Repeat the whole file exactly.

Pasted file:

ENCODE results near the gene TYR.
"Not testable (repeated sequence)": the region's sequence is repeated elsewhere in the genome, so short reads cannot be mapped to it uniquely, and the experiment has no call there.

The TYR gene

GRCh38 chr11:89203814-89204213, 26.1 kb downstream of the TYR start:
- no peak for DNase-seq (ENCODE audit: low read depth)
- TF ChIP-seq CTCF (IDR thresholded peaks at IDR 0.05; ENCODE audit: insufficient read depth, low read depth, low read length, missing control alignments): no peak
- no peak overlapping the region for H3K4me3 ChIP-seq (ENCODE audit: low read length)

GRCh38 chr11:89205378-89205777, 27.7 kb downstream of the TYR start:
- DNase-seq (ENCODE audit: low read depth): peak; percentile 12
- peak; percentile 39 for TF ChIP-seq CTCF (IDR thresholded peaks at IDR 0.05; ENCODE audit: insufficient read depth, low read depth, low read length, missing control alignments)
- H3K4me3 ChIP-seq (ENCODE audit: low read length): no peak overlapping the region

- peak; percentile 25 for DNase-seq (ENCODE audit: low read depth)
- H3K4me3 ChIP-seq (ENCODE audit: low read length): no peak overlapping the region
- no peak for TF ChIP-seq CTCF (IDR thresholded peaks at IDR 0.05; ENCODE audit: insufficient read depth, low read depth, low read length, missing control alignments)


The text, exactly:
ENCODE results near the gene TYR.
"Not testable (repeated sequence)": the region's sequence is repeated elsewhere in the genome, so short reads cannot be mapped to it uniquely, and the experiment has no call there.

The TYR gene

GRCh38 chr11:89203814-89204213, 26.1 kb downstream of the TYR start:
- no peak for DNase-seq (ENCODE audit: low read depth)
- TF ChIP-seq CTCF (IDR thresholded peaks at IDR 0.05; ENCODE audit: insufficient read depth, low read depth, low read length, missing control alignments): no peak
- no peak overlapping the region for H3K4me3 ChIP-seq (ENCODE audit: low read length)

GRCh38 chr11:89205378-89205777, 27.7 kb downstream of the TYR start:
- DNase-seq (ENCODE audit: low read depth): peak; percentile 12
- peak; percentile 39 for TF ChIP-seq CTCF (IDR thresholded peaks at IDR 0.05; ENCODE audit: insufficient read depth, low read depth, low read length, missing control alignments)
- H3K4me3 ChIP-seq (ENCODE audit: low read length): no peak overlapping the region

- peak; percentile 25 for DNase-seq (ENCODE audit: low read depth)
- H3K4me3 ChIP-seq (ENCODE audit: low read length): no peak overlapping the region
- no peak for TF ChIP-seq CTCF (IDR thresholded peaks at IDR 0.05; ENCODE audit: insufficient read depth, low read depth, low read length, missing control alignments)